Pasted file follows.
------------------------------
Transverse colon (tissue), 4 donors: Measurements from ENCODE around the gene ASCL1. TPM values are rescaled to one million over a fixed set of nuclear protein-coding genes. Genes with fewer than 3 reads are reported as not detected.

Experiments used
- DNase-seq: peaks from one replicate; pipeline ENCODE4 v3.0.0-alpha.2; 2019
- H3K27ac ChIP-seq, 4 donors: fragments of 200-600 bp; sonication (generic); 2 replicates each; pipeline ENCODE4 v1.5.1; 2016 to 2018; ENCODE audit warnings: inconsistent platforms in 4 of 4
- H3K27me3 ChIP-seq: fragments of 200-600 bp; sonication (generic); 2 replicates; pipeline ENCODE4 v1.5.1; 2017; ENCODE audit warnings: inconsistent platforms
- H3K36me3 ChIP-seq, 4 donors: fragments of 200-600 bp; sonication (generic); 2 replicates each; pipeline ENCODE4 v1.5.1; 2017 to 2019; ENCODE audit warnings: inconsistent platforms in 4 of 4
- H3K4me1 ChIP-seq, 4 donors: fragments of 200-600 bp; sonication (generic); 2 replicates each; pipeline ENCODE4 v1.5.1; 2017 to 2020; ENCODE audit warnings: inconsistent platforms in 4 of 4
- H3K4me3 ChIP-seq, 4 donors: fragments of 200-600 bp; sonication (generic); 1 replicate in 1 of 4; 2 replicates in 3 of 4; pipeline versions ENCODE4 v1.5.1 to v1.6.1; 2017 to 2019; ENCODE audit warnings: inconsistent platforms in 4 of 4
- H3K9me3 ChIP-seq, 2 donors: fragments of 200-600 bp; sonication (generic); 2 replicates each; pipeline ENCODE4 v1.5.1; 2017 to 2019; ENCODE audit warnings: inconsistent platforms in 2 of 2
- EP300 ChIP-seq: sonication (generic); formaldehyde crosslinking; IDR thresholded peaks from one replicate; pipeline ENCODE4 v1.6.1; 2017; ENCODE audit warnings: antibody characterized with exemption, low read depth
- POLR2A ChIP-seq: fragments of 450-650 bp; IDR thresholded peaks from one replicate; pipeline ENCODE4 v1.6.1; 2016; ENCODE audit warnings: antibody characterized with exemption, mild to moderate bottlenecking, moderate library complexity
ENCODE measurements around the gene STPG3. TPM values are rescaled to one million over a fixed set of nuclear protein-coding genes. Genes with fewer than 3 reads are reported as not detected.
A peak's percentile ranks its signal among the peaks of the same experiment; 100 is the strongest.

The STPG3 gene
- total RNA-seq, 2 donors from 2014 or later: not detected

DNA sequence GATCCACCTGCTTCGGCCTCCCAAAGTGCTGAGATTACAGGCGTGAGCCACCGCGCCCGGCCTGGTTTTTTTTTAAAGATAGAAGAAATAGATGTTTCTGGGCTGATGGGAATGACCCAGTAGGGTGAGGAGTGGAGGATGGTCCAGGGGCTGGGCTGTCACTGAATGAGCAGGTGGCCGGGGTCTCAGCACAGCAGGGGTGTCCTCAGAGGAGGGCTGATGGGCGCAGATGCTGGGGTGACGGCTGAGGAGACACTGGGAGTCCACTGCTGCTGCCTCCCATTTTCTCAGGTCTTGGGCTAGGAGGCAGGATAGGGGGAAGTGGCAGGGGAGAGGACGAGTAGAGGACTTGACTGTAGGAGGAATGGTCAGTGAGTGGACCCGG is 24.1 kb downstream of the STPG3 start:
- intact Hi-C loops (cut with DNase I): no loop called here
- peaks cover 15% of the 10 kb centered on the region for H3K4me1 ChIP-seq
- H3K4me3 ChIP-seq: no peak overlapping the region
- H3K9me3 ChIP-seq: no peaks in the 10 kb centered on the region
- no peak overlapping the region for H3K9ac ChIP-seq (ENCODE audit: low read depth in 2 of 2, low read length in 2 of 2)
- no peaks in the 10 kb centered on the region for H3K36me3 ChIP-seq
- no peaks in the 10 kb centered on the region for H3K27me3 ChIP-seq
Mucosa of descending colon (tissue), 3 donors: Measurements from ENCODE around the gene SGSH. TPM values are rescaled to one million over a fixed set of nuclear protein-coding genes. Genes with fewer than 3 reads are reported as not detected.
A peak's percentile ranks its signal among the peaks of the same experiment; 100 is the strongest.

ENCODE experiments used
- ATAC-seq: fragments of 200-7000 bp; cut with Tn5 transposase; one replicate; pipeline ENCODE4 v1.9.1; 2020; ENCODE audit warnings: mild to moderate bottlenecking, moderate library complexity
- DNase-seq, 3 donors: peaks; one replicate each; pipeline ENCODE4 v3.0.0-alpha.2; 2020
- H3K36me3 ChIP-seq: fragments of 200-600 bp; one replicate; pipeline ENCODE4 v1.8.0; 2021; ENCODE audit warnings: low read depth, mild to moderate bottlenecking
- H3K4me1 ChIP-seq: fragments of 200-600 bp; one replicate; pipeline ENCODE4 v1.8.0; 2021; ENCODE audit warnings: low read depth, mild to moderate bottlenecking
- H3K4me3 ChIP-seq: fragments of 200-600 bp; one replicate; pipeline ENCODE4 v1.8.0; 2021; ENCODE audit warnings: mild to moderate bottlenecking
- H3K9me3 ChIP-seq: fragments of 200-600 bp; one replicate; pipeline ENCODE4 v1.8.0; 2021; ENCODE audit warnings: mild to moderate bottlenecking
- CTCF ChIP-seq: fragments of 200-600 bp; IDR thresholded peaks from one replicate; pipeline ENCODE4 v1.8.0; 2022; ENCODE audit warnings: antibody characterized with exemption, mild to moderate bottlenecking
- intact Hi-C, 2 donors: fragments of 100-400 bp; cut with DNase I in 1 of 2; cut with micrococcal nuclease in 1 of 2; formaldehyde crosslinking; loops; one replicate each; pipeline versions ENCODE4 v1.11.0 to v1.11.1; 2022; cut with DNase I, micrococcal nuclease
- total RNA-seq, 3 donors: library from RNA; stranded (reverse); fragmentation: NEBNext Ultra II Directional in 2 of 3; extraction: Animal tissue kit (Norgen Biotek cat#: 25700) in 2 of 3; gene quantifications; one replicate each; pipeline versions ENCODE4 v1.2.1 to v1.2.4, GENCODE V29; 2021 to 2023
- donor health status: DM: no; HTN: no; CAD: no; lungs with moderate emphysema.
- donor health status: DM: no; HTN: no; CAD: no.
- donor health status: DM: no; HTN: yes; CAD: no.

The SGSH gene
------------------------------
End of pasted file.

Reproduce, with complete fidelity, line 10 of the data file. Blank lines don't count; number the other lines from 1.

- EP300 ChIP-seq: sonication (generic); formaldehyde crosslinking; IDR thresholded peaks from one replicate; pipeline ENCODE4 v1.6.1; 2017; ENCODE audit warnings: antibody characterized with exemption, low read depth